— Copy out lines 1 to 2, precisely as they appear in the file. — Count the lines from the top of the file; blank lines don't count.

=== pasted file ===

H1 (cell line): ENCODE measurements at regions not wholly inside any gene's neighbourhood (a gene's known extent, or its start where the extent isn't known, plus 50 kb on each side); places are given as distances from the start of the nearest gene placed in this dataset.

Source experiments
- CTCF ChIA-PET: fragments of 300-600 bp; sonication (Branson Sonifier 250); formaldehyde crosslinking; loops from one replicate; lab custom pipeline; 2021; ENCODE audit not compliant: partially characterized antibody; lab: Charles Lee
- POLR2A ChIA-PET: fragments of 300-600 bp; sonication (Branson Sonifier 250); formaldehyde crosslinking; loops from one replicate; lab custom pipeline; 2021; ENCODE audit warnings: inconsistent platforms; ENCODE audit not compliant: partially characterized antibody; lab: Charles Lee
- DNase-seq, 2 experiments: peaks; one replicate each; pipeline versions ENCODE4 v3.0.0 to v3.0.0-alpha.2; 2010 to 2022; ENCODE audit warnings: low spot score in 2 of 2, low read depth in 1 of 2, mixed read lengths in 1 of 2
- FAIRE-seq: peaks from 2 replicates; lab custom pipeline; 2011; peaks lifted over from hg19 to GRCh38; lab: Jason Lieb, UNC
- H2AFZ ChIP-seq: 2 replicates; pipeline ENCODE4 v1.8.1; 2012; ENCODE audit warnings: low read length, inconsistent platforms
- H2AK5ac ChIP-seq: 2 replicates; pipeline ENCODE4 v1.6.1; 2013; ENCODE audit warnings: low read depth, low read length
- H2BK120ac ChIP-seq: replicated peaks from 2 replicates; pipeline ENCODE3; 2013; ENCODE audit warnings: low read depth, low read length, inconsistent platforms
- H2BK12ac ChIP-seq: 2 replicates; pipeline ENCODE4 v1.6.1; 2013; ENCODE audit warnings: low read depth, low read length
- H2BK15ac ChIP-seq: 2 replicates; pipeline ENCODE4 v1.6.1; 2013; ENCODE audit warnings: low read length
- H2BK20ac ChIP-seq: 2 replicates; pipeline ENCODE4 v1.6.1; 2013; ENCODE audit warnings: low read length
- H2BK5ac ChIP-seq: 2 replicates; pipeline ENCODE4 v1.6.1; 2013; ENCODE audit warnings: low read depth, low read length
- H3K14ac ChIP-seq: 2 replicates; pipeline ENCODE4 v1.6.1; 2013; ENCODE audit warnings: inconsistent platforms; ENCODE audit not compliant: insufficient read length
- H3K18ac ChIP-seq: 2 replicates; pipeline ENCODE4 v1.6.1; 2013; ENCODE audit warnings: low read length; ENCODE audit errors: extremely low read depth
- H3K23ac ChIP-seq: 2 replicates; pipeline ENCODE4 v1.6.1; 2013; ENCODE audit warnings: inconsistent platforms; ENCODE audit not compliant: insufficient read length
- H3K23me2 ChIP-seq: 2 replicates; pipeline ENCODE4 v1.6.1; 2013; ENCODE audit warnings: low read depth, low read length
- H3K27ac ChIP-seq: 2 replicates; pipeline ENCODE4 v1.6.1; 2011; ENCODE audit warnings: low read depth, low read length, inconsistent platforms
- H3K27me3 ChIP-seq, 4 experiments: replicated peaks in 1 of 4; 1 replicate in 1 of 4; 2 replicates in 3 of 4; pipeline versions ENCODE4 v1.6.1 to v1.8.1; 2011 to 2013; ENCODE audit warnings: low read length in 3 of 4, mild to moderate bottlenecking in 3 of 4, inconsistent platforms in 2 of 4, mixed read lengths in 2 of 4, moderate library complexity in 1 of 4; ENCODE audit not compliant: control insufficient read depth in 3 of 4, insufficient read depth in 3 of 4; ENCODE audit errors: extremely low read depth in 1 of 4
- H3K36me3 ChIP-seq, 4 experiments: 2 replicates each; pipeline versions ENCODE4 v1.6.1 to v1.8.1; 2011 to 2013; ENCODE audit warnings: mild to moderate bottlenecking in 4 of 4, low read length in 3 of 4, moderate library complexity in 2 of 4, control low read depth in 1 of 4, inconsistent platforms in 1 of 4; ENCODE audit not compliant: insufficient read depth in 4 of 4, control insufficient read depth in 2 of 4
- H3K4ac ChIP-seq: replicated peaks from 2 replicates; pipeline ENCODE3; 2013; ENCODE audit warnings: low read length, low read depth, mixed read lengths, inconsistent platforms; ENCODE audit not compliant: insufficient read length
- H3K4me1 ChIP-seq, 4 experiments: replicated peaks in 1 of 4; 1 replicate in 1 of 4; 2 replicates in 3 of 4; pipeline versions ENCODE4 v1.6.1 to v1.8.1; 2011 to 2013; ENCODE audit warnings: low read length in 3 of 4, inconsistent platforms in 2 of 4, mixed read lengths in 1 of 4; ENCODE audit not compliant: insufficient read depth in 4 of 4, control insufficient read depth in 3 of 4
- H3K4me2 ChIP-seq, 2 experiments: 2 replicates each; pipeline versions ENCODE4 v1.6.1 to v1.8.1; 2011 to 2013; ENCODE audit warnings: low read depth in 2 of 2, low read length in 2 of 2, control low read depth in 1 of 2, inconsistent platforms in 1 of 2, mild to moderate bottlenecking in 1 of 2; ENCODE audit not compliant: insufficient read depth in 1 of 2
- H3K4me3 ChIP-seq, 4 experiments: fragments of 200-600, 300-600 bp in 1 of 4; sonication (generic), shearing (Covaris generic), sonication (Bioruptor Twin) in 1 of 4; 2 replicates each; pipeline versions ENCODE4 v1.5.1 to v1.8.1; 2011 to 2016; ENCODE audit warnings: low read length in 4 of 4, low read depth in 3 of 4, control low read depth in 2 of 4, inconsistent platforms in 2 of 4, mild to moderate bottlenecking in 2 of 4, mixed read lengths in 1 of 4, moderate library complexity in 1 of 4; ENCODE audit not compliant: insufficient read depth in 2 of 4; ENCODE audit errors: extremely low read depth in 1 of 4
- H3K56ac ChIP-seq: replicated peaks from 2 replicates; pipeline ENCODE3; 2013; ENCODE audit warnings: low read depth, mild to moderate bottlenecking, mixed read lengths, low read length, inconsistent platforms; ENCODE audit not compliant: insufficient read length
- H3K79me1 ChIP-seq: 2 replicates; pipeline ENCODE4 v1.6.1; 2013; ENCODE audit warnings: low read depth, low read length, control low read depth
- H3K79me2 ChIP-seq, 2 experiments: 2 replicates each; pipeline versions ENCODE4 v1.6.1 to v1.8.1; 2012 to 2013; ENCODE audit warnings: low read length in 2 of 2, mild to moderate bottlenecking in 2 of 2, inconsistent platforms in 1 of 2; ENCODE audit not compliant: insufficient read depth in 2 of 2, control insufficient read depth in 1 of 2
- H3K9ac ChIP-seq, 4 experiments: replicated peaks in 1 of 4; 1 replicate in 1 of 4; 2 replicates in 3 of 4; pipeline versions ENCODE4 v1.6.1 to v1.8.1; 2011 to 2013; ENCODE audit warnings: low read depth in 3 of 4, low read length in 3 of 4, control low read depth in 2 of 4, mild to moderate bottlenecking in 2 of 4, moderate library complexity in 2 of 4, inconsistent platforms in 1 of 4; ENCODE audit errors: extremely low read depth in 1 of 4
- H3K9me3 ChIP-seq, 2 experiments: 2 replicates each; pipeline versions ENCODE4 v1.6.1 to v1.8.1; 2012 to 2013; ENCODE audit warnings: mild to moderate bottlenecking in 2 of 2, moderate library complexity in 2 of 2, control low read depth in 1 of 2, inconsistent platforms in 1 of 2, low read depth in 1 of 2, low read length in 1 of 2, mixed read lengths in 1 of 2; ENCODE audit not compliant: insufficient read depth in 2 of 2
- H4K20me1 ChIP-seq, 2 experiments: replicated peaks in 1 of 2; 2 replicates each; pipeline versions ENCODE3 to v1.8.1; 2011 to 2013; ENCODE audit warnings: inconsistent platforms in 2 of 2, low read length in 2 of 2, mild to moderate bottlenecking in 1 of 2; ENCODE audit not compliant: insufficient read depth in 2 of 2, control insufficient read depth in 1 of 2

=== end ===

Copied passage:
H1 (cell line): ENCODE measurements at regions not wholly inside any gene's neighbourhood (a gene's known extent, or its start where the extent isn't known, plus 50 kb on each side); places are given as distances from the start of the nearest gene placed in this dataset.

Source experiments